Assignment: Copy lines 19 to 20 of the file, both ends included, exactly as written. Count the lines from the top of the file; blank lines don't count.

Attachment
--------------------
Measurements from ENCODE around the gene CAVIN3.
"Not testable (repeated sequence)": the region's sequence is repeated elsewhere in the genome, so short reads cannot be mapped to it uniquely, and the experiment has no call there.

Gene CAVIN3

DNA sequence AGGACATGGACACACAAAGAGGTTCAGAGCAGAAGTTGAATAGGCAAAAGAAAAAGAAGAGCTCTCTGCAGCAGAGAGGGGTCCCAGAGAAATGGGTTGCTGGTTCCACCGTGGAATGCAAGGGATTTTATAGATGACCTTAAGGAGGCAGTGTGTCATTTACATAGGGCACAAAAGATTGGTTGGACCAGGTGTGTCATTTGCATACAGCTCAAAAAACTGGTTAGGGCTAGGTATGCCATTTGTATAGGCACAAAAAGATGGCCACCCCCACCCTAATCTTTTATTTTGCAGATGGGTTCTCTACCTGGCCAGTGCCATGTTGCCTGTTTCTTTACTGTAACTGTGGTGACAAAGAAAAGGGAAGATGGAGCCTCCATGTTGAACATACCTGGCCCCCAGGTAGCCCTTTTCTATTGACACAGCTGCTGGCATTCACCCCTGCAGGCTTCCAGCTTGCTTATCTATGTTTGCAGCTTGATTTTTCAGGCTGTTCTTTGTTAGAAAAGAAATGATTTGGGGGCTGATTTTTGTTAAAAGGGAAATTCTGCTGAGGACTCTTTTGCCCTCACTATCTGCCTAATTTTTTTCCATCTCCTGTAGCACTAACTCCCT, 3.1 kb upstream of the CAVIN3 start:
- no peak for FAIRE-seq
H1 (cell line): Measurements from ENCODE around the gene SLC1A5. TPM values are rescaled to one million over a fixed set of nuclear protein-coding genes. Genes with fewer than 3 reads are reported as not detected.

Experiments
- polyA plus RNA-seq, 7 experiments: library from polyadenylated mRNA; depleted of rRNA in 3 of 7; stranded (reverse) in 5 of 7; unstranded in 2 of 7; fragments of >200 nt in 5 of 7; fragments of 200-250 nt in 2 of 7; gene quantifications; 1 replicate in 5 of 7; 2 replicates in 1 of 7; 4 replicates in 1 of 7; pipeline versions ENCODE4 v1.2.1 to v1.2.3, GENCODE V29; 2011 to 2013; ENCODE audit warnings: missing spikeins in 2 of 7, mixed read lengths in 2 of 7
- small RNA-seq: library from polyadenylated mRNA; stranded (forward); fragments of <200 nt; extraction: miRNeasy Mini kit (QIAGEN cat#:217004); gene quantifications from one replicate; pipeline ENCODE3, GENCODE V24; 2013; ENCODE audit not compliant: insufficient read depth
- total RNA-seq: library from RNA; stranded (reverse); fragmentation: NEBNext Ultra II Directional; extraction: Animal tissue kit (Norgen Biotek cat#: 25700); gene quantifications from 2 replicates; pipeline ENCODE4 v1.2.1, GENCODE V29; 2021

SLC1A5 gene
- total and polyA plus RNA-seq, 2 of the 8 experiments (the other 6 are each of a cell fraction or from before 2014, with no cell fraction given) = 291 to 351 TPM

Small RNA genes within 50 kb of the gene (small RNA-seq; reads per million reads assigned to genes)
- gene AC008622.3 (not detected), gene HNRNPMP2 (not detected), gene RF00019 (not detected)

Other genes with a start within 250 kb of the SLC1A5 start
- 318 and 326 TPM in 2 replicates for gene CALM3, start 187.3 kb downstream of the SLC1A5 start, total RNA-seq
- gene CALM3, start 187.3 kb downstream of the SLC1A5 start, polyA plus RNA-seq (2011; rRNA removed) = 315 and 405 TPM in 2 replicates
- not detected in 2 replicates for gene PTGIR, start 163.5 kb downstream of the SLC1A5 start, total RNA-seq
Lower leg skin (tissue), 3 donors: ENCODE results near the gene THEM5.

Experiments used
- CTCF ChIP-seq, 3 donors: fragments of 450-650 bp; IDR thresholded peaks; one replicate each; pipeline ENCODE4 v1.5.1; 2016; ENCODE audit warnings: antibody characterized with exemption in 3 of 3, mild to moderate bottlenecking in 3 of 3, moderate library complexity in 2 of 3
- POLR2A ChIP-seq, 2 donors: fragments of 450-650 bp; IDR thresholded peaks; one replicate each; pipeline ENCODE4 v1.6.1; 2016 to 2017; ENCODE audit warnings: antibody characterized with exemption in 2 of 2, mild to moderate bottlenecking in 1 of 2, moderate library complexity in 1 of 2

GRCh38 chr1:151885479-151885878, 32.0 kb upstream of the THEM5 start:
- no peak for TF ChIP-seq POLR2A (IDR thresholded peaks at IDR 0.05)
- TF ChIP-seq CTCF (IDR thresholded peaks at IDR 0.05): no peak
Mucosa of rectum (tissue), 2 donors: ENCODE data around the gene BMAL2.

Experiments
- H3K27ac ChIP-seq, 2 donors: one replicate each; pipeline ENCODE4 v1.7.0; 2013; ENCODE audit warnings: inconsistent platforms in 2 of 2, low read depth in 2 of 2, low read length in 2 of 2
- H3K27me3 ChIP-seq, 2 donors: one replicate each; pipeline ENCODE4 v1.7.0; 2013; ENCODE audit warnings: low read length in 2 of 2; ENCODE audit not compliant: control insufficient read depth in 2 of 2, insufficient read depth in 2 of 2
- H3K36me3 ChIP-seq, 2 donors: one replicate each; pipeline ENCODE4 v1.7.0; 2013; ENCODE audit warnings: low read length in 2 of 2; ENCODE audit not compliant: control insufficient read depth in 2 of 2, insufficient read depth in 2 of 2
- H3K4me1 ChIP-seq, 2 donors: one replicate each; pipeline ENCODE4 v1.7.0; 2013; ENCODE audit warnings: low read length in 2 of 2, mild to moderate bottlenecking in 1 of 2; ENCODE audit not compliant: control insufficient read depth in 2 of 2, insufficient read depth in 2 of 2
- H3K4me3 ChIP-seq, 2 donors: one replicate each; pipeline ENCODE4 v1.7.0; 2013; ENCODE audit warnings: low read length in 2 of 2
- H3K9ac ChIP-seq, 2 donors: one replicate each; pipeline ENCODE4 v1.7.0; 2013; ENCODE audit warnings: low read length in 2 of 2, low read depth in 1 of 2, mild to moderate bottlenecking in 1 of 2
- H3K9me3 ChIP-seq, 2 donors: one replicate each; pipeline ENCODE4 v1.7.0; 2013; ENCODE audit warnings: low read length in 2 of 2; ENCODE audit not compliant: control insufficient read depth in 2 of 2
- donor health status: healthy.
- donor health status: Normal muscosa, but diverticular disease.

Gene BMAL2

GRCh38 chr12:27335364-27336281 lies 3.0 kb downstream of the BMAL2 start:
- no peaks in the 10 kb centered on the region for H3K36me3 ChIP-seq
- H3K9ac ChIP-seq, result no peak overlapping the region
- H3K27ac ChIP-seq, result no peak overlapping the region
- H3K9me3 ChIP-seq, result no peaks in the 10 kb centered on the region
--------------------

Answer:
Lower leg skin (tissue), 3 donors: ENCODE results near the gene THEM5.

Experiments used